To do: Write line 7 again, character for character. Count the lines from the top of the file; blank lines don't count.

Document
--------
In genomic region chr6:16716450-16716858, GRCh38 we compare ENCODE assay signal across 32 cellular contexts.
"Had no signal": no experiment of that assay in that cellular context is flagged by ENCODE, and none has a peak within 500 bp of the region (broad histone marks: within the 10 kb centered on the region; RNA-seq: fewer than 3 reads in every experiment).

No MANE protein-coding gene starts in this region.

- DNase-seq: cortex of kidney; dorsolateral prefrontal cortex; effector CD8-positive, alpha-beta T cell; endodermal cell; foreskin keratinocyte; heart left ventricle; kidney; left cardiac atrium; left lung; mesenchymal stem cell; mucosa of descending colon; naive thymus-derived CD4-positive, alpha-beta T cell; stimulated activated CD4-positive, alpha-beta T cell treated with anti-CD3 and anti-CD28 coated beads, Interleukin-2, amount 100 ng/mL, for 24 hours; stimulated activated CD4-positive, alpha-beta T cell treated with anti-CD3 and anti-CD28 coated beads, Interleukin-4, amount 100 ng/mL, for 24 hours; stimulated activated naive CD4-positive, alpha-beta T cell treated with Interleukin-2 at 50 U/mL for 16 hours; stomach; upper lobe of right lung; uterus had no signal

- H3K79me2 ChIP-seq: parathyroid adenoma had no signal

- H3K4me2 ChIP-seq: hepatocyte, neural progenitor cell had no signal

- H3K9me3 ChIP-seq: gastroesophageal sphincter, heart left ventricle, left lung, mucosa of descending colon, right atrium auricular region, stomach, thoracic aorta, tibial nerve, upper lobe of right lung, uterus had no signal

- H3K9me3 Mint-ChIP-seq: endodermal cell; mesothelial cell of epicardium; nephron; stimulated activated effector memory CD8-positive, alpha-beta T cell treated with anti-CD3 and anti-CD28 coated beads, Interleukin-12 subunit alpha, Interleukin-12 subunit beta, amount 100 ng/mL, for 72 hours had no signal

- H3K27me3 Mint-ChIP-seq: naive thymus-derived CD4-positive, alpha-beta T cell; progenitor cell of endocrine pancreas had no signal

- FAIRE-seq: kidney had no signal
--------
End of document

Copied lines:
- H3K9me3 ChIP-seq: gastroesophageal sphincter, heart left ventricle, left lung, mucosa of descending colon, right atrium auricular region, stomach, thoracic aorta, tibial nerve, upper lobe of right lung, uterus had no signal